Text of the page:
The little girl looked up, but her cheeks flushed. "Mary." She muttered. It was clear that she didn't like it.

Daisy smiled. "They used to call me that too."

Mary swallowed, clearly scared to ask the wrong question. "Who?"

Part of Daisy wanted to look back over her shoulder to see if anyone was listening. To make sure no one else would hear. She didn't though. "The nuns." She said, like it was the most obvious thing in the world. "Sister Catherine was a real stickler and always called me 'Mary-Sue.'" She said, putting on a funny voice.

Mary didn't laugh. "You didn't live here."

"Did so." Daisy said, expecting the resistance. "Is there still that hole in the wall in room five?" Mary shrugged, clearly not buying it. "How about Sister Gertrude? Is she still here? She always hated me cos I never folded my clothes properly."

Mary still looked hesitant. "How's properly?"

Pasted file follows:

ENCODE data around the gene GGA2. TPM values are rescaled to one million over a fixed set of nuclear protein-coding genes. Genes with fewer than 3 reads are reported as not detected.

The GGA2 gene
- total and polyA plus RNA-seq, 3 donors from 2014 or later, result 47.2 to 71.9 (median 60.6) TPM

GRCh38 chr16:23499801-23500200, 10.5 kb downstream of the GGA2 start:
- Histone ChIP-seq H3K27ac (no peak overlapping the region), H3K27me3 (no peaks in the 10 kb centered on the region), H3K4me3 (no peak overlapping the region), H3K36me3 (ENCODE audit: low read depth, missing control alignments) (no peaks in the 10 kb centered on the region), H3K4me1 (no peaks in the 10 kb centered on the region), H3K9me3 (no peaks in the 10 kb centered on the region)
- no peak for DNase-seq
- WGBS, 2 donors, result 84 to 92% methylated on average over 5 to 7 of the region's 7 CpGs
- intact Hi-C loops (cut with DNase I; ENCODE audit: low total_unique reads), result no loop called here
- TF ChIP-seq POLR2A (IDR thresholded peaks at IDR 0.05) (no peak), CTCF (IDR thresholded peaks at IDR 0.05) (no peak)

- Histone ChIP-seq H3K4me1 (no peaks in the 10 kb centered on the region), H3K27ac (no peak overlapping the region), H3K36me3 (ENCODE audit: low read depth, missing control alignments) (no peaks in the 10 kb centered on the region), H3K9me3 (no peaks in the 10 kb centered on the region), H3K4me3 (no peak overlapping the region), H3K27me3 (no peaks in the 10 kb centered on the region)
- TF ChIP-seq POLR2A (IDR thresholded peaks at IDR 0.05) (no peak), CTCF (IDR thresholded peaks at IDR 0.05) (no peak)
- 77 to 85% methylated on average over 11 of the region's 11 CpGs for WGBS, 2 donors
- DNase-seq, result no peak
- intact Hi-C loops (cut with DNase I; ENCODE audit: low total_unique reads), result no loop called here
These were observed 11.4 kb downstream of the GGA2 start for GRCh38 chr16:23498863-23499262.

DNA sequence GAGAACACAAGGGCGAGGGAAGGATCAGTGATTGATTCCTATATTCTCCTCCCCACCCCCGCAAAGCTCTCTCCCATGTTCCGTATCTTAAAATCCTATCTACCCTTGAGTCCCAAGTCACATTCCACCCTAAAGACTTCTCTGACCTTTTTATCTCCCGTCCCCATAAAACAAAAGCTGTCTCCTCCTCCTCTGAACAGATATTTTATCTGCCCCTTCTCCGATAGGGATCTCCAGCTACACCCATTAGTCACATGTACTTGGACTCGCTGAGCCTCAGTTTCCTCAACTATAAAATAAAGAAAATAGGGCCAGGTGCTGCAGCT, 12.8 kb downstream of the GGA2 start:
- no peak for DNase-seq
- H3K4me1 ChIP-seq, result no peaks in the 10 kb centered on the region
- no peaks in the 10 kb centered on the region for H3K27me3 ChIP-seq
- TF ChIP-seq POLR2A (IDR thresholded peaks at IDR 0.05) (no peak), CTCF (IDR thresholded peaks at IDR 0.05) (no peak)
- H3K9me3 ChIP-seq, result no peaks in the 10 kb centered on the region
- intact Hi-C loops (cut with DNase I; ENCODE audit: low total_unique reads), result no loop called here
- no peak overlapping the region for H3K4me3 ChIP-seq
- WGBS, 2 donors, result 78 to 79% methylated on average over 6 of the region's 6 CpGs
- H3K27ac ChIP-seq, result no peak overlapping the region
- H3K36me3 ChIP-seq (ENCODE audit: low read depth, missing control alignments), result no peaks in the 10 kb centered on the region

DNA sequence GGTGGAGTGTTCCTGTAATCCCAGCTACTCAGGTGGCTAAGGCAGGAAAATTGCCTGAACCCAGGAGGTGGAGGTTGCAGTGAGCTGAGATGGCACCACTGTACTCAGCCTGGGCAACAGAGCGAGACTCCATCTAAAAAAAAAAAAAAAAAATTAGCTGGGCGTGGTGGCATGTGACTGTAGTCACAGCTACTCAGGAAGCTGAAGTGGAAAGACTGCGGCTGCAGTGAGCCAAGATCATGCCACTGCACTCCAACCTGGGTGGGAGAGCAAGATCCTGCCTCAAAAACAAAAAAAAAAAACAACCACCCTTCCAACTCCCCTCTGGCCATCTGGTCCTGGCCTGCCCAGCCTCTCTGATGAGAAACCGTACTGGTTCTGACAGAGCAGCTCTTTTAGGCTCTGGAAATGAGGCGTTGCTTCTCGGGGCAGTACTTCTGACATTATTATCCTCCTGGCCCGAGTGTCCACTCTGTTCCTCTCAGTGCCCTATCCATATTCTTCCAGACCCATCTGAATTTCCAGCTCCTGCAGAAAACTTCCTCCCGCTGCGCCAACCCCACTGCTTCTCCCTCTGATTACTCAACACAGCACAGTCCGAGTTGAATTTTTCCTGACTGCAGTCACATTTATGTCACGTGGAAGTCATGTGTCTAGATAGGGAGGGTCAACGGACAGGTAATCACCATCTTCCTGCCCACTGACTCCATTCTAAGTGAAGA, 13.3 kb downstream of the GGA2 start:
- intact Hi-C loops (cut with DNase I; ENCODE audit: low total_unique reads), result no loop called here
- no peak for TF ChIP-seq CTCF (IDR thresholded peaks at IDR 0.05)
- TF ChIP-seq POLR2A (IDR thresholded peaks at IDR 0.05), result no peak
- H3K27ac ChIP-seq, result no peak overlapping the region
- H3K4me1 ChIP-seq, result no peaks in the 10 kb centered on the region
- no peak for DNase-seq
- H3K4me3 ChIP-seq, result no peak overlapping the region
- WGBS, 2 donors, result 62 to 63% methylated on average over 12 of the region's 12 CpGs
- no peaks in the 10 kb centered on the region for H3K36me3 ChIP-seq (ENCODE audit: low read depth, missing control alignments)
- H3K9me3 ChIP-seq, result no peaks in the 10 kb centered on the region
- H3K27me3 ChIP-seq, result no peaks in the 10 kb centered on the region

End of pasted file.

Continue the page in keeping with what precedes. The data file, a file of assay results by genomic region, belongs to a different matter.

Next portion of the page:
Daisy grinned ruefully. "Sleeves inside and collars ironed!" She said in an imitation of the nun she remembered, and this time Mary giggled.

"You did live here." She said quietly. "Did- did you get adopted?"

Daisy paused, part of her wanting to say yes, thinking of her team, her family. "No." She said. "I didn't."

Mary looked down. "I don't know if I will either." She whispered. "I-I'm old."

Daisy smiled. "Wanna know a secret?" She asked in a hushed voice, "Sometimes you find your family, or they'll find you. Even if you don't get adopted."

Mary looked at her. "You do?"

"Definitely." Daisy stiffened at the voice from the doorway, and turned to look.